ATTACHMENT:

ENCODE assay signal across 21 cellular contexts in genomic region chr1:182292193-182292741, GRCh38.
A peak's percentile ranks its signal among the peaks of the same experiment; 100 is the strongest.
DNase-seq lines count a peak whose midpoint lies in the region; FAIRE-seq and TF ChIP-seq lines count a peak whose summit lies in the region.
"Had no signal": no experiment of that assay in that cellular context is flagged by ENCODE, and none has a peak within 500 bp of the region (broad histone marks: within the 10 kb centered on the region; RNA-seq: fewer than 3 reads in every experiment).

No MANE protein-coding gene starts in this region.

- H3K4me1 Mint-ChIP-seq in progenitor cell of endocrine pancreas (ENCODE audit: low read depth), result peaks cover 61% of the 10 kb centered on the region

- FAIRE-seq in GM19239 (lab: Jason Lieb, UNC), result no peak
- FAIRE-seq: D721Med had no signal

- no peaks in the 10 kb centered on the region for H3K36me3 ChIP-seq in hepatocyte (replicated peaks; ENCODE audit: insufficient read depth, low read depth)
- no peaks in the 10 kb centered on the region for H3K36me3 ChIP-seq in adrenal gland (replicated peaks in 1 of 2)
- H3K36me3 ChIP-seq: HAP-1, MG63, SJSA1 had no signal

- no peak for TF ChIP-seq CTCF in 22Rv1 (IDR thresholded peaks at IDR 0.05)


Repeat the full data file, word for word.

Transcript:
ENCODE assay signal across 21 cellular contexts in genomic region chr1:182292193-182292741, GRCh38.
A peak's percentile ranks its signal among the peaks of the same experiment; 100 is the strongest.
DNase-seq lines count a peak whose midpoint lies in the region; FAIRE-seq and TF ChIP-seq lines count a peak whose summit lies in the region.
"Had no signal": no experiment of that assay in that cellular context is flagged by ENCODE, and none has a peak within 500 bp of the region (broad histone marks: within the 10 kb centered on the region; RNA-seq: fewer than 3 reads in every experiment).

No MANE protein-coding gene starts in this region.

- H3K4me1 Mint-ChIP-seq in progenitor cell of endocrine pancreas (ENCODE audit: low read depth), result peaks cover 61% of the 10 kb centered on the region

- FAIRE-seq in GM19239 (lab: Jason Lieb, UNC), result no peak
- FAIRE-seq: D721Med had no signal

- no peaks in the 10 kb centered on the region for H3K36me3 ChIP-seq in hepatocyte (replicated peaks; ENCODE audit: insufficient read depth, low read depth)
- no peaks in the 10 kb centered on the region for H3K36me3 ChIP-seq in adrenal gland (replicated peaks in 1 of 2)
- H3K36me3 ChIP-seq: HAP-1, MG63, SJSA1 had no signal

- no peak for TF ChIP-seq CTCF in 22Rv1 (IDR thresholded peaks at IDR 0.05)